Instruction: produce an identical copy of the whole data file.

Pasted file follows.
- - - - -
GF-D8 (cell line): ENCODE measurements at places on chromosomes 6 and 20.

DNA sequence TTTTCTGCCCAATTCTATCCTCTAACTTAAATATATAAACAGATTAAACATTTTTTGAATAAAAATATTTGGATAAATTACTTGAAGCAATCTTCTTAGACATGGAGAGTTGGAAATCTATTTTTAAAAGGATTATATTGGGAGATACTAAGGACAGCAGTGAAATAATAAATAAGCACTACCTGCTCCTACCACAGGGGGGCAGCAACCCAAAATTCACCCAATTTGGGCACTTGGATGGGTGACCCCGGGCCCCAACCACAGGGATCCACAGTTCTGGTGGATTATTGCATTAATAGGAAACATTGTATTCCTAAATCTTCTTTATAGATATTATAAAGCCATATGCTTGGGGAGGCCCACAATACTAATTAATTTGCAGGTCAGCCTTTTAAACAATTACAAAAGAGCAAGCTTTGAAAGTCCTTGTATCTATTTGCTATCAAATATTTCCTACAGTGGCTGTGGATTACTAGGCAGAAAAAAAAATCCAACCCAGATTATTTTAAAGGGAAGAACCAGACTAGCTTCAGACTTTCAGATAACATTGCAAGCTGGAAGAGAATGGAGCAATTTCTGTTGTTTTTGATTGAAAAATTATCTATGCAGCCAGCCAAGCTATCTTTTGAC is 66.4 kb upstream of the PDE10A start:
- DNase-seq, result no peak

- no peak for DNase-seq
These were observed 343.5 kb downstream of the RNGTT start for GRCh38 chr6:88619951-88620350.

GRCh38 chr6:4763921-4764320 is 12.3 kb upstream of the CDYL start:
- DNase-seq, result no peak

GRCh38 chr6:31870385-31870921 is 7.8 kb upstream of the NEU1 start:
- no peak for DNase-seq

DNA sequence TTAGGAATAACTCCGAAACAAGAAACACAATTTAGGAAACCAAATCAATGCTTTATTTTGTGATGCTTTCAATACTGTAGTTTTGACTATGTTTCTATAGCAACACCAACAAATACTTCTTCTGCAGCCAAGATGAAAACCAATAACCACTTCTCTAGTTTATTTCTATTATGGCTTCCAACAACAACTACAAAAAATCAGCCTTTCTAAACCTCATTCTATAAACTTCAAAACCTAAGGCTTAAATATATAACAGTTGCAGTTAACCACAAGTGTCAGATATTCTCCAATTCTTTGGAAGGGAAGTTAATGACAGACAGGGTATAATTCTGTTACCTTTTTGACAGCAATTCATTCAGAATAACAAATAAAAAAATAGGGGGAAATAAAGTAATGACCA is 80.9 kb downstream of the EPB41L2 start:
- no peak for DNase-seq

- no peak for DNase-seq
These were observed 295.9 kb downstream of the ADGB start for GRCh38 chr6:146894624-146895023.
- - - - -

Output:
GF-D8 (cell line): ENCODE measurements at places on chromosomes 6 and 20.

DNA sequence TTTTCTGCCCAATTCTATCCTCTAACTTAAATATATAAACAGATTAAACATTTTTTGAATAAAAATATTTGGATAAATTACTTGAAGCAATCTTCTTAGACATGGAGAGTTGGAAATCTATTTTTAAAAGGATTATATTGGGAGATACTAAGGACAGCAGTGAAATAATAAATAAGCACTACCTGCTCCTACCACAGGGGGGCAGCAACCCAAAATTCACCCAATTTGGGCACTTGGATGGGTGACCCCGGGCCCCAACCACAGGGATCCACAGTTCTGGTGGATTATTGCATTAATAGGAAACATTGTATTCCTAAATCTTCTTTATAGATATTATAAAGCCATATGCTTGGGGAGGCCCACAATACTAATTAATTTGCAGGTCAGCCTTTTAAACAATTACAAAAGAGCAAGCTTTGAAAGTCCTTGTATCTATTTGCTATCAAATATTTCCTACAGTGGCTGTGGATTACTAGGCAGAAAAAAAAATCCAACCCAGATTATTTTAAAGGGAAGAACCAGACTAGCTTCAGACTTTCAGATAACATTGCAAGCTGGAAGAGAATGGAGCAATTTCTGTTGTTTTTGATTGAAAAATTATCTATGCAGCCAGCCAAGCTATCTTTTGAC is 66.4 kb upstream of the PDE10A start:
- DNase-seq, result no peak

- no peak for DNase-seq
These were observed 343.5 kb downstream of the RNGTT start for GRCh38 chr6:88619951-88620350.

GRCh38 chr6:4763921-4764320 is 12.3 kb upstream of the CDYL start:
- DNase-seq, result no peak

GRCh38 chr6:31870385-31870921 is 7.8 kb upstream of the NEU1 start:
- no peak for DNase-seq

DNA sequence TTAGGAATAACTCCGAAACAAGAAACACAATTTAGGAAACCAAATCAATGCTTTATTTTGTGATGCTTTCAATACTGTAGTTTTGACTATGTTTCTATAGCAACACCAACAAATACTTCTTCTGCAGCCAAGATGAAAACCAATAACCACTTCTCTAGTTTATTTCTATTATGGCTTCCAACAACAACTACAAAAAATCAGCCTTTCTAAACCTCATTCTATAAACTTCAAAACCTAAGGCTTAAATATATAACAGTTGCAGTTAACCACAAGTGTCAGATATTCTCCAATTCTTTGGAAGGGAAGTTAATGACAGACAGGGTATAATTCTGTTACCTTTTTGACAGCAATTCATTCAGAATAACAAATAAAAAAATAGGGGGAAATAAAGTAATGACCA is 80.9 kb downstream of the EPB41L2 start:
- no peak for DNase-seq

- no peak for DNase-seq
These were observed 295.9 kb downstream of the ADGB start for GRCh38 chr6:146894624-146895023.